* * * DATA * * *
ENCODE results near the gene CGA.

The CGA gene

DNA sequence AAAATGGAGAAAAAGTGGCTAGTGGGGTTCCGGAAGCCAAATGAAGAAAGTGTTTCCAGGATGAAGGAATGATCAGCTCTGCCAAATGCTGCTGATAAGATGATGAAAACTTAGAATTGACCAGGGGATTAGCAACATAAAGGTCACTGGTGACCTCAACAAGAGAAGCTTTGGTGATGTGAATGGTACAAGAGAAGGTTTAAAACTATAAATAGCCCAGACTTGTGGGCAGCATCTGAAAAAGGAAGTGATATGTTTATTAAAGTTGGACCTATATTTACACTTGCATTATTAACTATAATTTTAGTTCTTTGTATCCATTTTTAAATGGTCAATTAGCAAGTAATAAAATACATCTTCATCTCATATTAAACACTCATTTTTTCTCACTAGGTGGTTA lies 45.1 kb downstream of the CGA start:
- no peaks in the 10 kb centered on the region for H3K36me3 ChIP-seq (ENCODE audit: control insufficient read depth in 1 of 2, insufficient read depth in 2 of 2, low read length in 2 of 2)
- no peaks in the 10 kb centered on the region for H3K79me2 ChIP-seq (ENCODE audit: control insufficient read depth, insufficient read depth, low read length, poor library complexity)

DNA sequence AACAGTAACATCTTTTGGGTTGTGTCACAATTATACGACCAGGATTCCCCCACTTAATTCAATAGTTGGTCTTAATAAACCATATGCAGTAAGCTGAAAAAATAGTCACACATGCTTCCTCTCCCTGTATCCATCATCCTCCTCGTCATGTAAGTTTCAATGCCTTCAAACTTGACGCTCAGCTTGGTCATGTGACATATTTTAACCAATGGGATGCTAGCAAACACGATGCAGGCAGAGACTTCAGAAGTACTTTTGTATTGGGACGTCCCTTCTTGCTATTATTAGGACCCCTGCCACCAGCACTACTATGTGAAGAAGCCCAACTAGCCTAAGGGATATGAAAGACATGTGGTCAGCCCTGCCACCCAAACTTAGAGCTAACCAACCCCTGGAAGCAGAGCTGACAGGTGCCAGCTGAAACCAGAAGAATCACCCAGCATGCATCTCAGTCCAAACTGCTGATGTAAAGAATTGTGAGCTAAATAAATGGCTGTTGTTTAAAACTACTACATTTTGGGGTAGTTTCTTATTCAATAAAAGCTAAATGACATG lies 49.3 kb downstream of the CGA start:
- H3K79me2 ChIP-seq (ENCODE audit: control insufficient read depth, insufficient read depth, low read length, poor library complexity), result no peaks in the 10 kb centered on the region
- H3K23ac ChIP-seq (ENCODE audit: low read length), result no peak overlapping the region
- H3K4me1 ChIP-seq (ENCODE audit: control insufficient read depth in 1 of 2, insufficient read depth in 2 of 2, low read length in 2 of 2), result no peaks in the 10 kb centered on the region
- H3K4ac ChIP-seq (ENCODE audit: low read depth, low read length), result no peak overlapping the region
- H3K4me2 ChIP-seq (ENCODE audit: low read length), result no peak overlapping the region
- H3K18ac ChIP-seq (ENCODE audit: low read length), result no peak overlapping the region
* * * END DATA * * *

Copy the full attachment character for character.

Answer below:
ENCODE results near the gene CGA.

The CGA gene

DNA sequence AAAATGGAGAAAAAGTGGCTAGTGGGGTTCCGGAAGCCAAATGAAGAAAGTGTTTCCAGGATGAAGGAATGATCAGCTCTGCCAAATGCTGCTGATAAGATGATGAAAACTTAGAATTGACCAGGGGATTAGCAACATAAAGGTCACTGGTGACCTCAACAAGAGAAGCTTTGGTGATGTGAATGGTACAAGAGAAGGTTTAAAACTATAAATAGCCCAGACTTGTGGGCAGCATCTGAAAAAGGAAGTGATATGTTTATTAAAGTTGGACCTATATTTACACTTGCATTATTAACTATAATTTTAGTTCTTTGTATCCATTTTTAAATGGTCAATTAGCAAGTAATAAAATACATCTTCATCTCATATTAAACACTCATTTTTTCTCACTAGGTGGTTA lies 45.1 kb downstream of the CGA start:
- no peaks in the 10 kb centered on the region for H3K36me3 ChIP-seq (ENCODE audit: control insufficient read depth in 1 of 2, insufficient read depth in 2 of 2, low read length in 2 of 2)
- no peaks in the 10 kb centered on the region for H3K79me2 ChIP-seq (ENCODE audit: control insufficient read depth, insufficient read depth, low read length, poor library complexity)

DNA sequence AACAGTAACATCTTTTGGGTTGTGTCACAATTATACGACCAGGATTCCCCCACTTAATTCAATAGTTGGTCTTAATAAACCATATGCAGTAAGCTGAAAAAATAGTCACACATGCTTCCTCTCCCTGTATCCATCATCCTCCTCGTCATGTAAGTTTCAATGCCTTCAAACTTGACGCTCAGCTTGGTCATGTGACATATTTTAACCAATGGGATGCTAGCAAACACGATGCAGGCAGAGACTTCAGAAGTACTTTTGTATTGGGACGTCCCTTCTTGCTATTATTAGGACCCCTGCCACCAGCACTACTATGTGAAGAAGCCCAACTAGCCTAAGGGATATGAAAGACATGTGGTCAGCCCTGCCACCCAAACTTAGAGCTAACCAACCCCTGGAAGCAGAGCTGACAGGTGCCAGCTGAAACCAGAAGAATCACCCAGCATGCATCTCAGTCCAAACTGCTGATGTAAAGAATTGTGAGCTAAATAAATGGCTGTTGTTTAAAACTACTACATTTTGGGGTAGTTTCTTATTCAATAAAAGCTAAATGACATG lies 49.3 kb downstream of the CGA start:
- H3K79me2 ChIP-seq (ENCODE audit: control insufficient read depth, insufficient read depth, low read length, poor library complexity), result no peaks in the 10 kb centered on the region
- H3K23ac ChIP-seq (ENCODE audit: low read length), result no peak overlapping the region
- H3K4me1 ChIP-seq (ENCODE audit: control insufficient read depth in 1 of 2, insufficient read depth in 2 of 2, low read length in 2 of 2), result no peaks in the 10 kb centered on the region
- H3K4ac ChIP-seq (ENCODE audit: low read depth, low read length), result no peak overlapping the region
- H3K4me2 ChIP-seq (ENCODE audit: low read length), result no peak overlapping the region
- H3K18ac ChIP-seq (ENCODE audit: low read length), result no peak overlapping the region